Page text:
notsnot,
See this thread, or better yet, find the video and spambomb Santorum with it.
posted by WolfDaddy at 12:27 PM on April 23, 2003


Looks like it's time to take out my Queer Nation t-shirt, round up some ass-kicking queers, and show the senator what this country was REALLY like back in the glorious days of the revolution that started it all.

Of course, he would have been a Loyalist.
posted by divrsional at 12:29 PM on April 23, 2003


jonp72: quite enlightening. so Santorum is explicitly theocratic. I wasn't aware that such fundamentalist fervor existed among North Atlantic Catholics post-Vatican II - the Catholic church itself seems to have become more comfortable with the separation of church and state than, say, the Southern Baptists. What I meant by labeling the "curable homosexuality" idea as "evangelical" is that I've most often seen the deprogramming of homosexuals most vocally endorsed by born-again American protestants with such a narrow worldview that they think Catholicism is a Mary-worshipping cult.
posted by Vetinari at 12:35 PM on April 23, 2003


Senator (Senator? Aren't they supposed to be the smart ones?) Dantorum's remarks about restricting sexual acts just makes me want to go find his wife and give her the rollicking fuck she probably desparately needs.

I mean, seriously, who's the real victim here?

(there goes my political career...)
posted by mkultra at 12:37 PM on April 23, 2003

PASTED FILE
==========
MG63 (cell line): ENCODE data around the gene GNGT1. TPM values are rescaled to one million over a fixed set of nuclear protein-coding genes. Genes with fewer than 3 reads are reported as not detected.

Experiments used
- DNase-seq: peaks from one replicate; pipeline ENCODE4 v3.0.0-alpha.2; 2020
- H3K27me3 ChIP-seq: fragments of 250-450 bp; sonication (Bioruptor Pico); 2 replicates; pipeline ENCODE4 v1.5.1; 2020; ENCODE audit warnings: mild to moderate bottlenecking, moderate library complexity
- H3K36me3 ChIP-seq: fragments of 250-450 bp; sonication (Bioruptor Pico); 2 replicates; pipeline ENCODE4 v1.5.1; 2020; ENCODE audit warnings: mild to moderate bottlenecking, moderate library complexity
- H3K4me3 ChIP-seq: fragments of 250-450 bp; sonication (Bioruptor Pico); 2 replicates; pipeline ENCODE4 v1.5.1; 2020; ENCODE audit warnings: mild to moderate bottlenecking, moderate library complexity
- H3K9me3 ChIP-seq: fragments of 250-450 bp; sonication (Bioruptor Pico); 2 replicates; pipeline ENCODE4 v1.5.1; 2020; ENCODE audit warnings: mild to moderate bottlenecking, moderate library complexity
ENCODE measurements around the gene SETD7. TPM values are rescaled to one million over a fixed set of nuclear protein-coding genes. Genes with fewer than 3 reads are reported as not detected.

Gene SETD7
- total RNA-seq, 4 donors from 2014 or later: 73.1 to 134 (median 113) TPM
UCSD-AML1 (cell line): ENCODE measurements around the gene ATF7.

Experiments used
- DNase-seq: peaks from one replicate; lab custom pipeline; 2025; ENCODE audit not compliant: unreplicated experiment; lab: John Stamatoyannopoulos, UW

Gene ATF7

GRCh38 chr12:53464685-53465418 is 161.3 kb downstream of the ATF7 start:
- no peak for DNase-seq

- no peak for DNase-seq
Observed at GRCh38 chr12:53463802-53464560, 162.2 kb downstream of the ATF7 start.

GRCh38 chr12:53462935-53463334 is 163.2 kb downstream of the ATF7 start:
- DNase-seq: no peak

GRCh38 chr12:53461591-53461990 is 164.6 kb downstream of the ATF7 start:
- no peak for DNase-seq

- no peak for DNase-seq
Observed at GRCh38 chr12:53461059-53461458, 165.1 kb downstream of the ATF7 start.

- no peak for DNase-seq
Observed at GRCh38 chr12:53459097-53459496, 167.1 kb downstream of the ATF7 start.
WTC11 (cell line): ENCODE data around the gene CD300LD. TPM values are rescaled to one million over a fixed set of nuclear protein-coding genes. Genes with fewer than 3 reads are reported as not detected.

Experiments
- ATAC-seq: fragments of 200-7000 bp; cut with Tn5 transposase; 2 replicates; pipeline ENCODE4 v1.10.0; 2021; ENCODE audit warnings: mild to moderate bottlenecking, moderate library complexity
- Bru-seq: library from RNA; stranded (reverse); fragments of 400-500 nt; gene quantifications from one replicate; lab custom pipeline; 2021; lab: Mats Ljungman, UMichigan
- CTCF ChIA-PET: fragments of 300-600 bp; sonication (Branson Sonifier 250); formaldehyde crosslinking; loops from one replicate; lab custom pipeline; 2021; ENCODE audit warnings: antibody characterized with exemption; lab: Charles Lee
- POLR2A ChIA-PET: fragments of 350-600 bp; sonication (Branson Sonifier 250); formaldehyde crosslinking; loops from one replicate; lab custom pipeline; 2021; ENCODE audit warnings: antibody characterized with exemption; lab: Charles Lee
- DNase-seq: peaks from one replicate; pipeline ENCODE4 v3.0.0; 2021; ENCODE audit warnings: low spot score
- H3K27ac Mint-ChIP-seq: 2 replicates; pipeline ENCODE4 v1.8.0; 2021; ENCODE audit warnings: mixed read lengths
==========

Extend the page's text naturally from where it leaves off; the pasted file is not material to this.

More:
This will be what, my fourth invocation of "The Handmaid's Tale" around here?

This country's getting creepy, yo.
posted by padraigin at 12:41 PM on April 23, 2003


If Rick was so concerned about the break up of the American family he might get his head on straight and realize the enormous size of the federal government which causes many families to have both parents working to pay our high taxes.
posted by ZupanGOD at 12:45 PM on April 23, 2003


Since when is gay sex synonymous with incest, or with polygamy? Because they're both sex acts that Santorum doesn't practice? There's no logical requirement that one must be in favor of incest if one is in favor of gay sex.

What I want to know is why this guy isn't going after all the divorced people. I mean, Jesus clearly states in the New Testament that divorce is wrong and contrary to the wishes of God. He never said anything at all about homosexuality. I'll believe the bullshit rhetoric when they start referring to divorced people as sinners and make laws keeping divorced people from adopting children.
posted by vraxoin at 1:10 PM on April 23, 2003


Catholicism is a Mary-worshipping cult